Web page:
The multilevel Monte Carlo method has been previously introduced for the efficient pricing of options based on a single underlying quantity. In this paper we show that the method is easily extended to basket options based on a weighted average of several underlying quantities. Numerical results for Asian, look back, barrier and digital basket options demonstrate that the computational cost to achieve a root-mean-square error of $\eps$ is $O(\eps^{-2})$. This is achieved through a careful construction of the multilevel estimator which computes the difference in expected payoff when using different numbers of timesteps.

Sensitivity Analysis for Barrier Options
Yongqiang Wang, Michael C Fu, and Steven I Marcus (University of Maryland, College Park)

Barrier options are popular derivative securities with payoffs dependent on whether or not an underlying asset crosses a barrier. This paper presents a Monte Carlo simulation based method of sensitivity analysis for barrier options based on smoothed perturbation analysis (SPA) for a general form of discontinuous sample function payoffs. The connection between the resulting SPA estimator and the probability formula derived in Hong (2008) and its generalization in Liu and Hong (2009) is explored. Using a Brownian bridge result, the estimator is applied to continuously-monitored barrier options with rebates. Illustrative simulation examples are provided.

A Wiener Measure Theoretic Approach to Pricing Extreme-Value-Related Derivatives
Nan Chen and Zhengyu Huang (Chinese University of Hong Kong)

Discretization schemes converge slowly when simulating extreme values for stochastic differential equations. Using a Wiener measure decomposition approach, this paper constructs an unbiased estimator for pricing extreme-value-related derivatives, such as barrier and lookback options, under a diffusion market model. A strong condition on the coefficients is needed in the derivation of the estimator. We also propose a truncation technique to remove this requirement and show that the truncation error decays exponentially. The numerical experiments reveal that this estimator is accurate and efficient.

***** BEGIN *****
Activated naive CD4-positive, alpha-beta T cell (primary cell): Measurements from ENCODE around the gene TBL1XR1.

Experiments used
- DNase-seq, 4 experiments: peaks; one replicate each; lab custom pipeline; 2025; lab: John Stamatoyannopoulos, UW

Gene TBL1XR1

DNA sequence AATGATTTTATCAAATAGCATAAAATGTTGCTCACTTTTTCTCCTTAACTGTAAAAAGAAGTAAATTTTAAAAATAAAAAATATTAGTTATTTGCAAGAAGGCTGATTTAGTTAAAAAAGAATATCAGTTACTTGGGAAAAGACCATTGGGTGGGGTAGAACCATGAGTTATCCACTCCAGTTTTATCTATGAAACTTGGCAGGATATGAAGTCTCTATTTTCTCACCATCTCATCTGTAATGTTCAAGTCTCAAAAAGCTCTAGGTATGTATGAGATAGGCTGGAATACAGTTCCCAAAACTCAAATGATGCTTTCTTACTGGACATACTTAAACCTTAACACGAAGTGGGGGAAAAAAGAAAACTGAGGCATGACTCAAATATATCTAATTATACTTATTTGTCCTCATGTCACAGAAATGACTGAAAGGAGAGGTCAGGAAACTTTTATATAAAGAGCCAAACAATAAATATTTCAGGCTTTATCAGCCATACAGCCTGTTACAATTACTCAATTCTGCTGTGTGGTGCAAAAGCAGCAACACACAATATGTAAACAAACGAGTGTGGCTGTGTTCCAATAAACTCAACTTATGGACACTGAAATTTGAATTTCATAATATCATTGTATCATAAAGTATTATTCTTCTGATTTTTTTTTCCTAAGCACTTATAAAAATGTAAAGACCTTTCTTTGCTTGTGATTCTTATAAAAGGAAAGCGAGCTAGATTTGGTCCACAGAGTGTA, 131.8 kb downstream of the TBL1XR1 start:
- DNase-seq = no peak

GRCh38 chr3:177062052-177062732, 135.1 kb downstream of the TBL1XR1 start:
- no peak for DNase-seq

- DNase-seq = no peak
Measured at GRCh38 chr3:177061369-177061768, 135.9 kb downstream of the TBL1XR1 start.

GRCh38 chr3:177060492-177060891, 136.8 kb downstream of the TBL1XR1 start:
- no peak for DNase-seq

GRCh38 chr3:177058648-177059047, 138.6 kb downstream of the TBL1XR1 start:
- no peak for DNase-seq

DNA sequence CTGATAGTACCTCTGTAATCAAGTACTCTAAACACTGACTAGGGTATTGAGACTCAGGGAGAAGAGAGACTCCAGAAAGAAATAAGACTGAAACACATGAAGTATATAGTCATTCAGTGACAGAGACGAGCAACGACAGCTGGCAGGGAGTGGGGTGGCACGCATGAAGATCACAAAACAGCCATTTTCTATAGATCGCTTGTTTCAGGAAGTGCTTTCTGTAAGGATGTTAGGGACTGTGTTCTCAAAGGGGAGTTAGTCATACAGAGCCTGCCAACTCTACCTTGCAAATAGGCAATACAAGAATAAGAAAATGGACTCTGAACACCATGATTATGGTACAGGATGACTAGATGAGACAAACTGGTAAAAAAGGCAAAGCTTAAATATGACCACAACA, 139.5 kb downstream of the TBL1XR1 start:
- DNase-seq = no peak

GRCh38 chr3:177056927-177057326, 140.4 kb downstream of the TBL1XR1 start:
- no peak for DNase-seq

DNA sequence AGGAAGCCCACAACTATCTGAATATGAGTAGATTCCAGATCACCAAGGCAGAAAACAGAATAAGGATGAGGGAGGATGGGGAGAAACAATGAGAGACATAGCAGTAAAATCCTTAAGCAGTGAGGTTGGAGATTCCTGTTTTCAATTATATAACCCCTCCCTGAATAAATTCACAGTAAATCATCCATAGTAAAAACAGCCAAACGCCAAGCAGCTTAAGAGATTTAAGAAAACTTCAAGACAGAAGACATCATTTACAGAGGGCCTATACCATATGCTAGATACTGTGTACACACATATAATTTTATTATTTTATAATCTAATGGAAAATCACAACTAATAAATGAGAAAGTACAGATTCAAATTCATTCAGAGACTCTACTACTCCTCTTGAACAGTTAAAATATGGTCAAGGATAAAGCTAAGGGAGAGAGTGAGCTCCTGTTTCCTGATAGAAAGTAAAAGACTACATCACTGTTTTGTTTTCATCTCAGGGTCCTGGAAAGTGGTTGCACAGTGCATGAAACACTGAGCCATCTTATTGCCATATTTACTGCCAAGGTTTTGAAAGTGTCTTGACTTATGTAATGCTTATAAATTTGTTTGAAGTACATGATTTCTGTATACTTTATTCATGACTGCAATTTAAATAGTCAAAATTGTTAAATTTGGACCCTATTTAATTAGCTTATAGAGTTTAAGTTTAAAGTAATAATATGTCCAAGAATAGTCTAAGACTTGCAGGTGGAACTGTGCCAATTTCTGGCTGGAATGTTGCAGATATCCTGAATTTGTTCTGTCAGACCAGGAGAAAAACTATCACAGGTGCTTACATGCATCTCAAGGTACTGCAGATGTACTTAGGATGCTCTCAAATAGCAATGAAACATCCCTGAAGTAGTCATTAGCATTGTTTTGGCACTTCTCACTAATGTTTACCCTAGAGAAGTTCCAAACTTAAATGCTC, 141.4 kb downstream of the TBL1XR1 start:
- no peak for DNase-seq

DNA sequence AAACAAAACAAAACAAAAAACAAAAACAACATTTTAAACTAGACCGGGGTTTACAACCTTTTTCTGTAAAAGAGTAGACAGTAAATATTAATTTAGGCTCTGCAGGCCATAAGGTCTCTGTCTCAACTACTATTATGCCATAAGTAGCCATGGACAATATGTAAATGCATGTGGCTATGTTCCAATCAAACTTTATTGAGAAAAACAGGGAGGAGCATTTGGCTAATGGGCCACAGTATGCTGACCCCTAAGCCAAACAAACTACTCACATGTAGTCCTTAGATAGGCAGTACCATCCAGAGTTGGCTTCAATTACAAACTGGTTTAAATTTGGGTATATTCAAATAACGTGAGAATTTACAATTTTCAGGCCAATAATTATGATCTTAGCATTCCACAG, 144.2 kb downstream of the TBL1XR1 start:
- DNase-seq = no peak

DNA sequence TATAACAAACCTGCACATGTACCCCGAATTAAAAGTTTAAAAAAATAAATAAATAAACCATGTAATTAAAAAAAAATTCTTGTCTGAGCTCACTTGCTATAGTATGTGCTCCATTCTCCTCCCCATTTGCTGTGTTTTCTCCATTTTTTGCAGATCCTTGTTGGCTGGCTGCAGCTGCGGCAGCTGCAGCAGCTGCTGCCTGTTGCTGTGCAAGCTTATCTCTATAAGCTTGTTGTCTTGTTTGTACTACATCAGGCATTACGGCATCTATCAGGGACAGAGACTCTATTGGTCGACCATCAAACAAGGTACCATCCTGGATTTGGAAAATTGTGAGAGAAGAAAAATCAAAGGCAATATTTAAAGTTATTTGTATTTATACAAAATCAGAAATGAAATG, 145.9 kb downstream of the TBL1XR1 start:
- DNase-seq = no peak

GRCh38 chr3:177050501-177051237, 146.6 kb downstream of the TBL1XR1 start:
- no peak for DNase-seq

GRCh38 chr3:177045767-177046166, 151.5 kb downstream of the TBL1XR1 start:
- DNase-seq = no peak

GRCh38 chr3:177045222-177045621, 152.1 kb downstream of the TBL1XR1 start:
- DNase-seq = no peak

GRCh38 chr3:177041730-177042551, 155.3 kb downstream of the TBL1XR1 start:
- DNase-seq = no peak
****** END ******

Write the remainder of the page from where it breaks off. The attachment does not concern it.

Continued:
Tuesday 3:30:00 PM 5:00:00 PM
Rare Event Simulation in Risk Analysis

Chair: Enlu Zhou (University of Illinois at Urbana-Champaign)

Rare Event Simulation for a Generalized Hawkes Process
Xiao-Wei Zhang, Peter Glynn, and Kay Giesecke (Stanford University) and Jose Blanchet (Columbia University)

In this paper we study rare event simulation for the tail probability of an affine point process $(J_t)_{t\geq 0}$ that generalizes the Hawkes process. By constructing a suitable exponential martingale, we are able to construct an importance sampling algorithm that is logarithmically efficient in the Gartner-Ellis asymptotic regime.

A Numerical Method for Financial Decision Problems Under Stochastic Volatility
Enlu Zhou (University of Illinois Urbana-Champaign) and Lin Kun, Michael C. Fu, and Steven I. Marcus (University of Maryland, College Park)

In many financial decision problems, such as portfolio optimization or hedging, the goal is to compute an optimal investment strategy, in order to maximize expected utility or minimize expected risk. If the volatility of the risky asset(s) follows a stochastic process and is not observable, the problems usually do not have analytical solutions. Hence, we propose an efficient numerical method for these problems, based on a method developed recently for solving continuous-state partially observable Markov decision processes. Numerical applications are presented and discussed for a problem of hedging European put and call options.